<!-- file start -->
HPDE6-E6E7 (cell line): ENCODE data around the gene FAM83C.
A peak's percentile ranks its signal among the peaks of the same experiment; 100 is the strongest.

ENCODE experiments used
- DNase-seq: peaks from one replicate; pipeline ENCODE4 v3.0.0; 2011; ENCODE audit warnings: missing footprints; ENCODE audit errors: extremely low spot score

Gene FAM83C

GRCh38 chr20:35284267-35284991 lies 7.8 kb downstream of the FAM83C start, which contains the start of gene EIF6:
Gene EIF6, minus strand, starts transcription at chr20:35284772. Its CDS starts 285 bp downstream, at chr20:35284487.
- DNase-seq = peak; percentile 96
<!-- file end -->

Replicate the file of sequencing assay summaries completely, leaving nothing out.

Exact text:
HPDE6-E6E7 (cell line): ENCODE data around the gene FAM83C.
A peak's percentile ranks its signal among the peaks of the same experiment; 100 is the strongest.

ENCODE experiments used
- DNase-seq: peaks from one replicate; pipeline ENCODE4 v3.0.0; 2011; ENCODE audit warnings: missing footprints; ENCODE audit errors: extremely low spot score

Gene FAM83C

GRCh38 chr20:35284267-35284991 lies 7.8 kb downstream of the FAM83C start, which contains the start of gene EIF6:
Gene EIF6, minus strand, starts transcription at chr20:35284772. Its CDS starts 285 bp downstream, at chr20:35284487.
- DNase-seq = peak; percentile 96